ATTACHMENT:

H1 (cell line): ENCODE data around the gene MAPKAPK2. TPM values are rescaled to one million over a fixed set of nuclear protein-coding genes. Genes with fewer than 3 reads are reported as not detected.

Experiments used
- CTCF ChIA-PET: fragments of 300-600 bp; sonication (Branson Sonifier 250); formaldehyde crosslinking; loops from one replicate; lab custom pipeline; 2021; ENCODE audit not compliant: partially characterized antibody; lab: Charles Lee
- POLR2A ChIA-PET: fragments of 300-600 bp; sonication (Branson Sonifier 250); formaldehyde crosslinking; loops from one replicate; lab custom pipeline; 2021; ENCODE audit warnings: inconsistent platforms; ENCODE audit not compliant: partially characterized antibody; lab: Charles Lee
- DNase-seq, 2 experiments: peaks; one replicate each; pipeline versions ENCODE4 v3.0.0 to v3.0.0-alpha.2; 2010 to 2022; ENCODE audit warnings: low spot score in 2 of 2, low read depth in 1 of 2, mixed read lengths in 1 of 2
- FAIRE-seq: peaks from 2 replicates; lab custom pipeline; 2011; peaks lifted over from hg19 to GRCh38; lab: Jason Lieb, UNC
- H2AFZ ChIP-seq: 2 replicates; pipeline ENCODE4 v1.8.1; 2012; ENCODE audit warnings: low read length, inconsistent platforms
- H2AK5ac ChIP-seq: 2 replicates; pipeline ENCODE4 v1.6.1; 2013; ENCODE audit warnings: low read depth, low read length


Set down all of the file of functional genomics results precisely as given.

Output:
H1 (cell line): ENCODE data around the gene MAPKAPK2. TPM values are rescaled to one million over a fixed set of nuclear protein-coding genes. Genes with fewer than 3 reads are reported as not detected.

Experiments used
- CTCF ChIA-PET: fragments of 300-600 bp; sonication (Branson Sonifier 250); formaldehyde crosslinking; loops from one replicate; lab custom pipeline; 2021; ENCODE audit not compliant: partially characterized antibody; lab: Charles Lee
- POLR2A ChIA-PET: fragments of 300-600 bp; sonication (Branson Sonifier 250); formaldehyde crosslinking; loops from one replicate; lab custom pipeline; 2021; ENCODE audit warnings: inconsistent platforms; ENCODE audit not compliant: partially characterized antibody; lab: Charles Lee
- DNase-seq, 2 experiments: peaks; one replicate each; pipeline versions ENCODE4 v3.0.0 to v3.0.0-alpha.2; 2010 to 2022; ENCODE audit warnings: low spot score in 2 of 2, low read depth in 1 of 2, mixed read lengths in 1 of 2
- FAIRE-seq: peaks from 2 replicates; lab custom pipeline; 2011; peaks lifted over from hg19 to GRCh38; lab: Jason Lieb, UNC
- H2AFZ ChIP-seq: 2 replicates; pipeline ENCODE4 v1.8.1; 2012; ENCODE audit warnings: low read length, inconsistent platforms
- H2AK5ac ChIP-seq: 2 replicates; pipeline ENCODE4 v1.6.1; 2013; ENCODE audit warnings: low read depth, low read length